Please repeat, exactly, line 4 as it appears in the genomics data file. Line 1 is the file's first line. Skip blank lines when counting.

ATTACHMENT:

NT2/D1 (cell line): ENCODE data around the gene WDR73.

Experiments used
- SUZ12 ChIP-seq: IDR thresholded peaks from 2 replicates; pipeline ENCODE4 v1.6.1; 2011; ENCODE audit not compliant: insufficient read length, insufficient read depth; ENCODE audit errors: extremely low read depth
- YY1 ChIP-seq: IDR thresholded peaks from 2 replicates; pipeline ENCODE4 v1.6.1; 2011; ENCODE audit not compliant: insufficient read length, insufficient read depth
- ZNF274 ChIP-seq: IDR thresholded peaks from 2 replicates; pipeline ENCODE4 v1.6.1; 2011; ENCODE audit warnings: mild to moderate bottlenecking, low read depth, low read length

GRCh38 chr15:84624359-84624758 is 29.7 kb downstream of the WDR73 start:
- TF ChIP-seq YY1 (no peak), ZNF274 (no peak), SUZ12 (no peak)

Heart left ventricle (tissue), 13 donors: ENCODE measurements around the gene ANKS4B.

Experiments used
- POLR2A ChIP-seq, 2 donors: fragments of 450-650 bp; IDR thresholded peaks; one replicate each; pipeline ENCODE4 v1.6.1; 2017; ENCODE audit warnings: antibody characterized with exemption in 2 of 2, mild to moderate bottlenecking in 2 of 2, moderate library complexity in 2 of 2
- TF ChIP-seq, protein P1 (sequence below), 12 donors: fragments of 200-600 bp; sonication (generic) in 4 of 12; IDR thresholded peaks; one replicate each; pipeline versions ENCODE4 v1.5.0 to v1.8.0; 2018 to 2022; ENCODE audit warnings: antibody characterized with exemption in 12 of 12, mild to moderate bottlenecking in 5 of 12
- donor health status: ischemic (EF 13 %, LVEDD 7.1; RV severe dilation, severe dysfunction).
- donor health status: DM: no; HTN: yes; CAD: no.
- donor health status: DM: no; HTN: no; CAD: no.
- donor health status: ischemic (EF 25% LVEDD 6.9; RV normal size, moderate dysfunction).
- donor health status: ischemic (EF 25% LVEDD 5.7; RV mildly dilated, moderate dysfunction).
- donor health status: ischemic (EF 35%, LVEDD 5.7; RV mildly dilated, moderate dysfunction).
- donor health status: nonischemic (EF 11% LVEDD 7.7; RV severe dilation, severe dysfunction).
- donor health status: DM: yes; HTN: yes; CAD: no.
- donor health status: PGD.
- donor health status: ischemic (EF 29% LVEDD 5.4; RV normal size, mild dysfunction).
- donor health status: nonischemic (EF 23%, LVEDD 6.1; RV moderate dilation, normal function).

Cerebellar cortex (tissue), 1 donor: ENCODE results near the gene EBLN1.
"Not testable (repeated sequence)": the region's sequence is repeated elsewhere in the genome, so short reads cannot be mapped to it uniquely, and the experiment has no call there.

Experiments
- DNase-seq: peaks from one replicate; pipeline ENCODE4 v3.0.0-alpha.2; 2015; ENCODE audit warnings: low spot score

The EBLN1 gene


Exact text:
- YY1 ChIP-seq: IDR thresholded peaks from 2 replicates; pipeline ENCODE4 v1.6.1; 2011; ENCODE audit not compliant: insufficient read length, insufficient read depth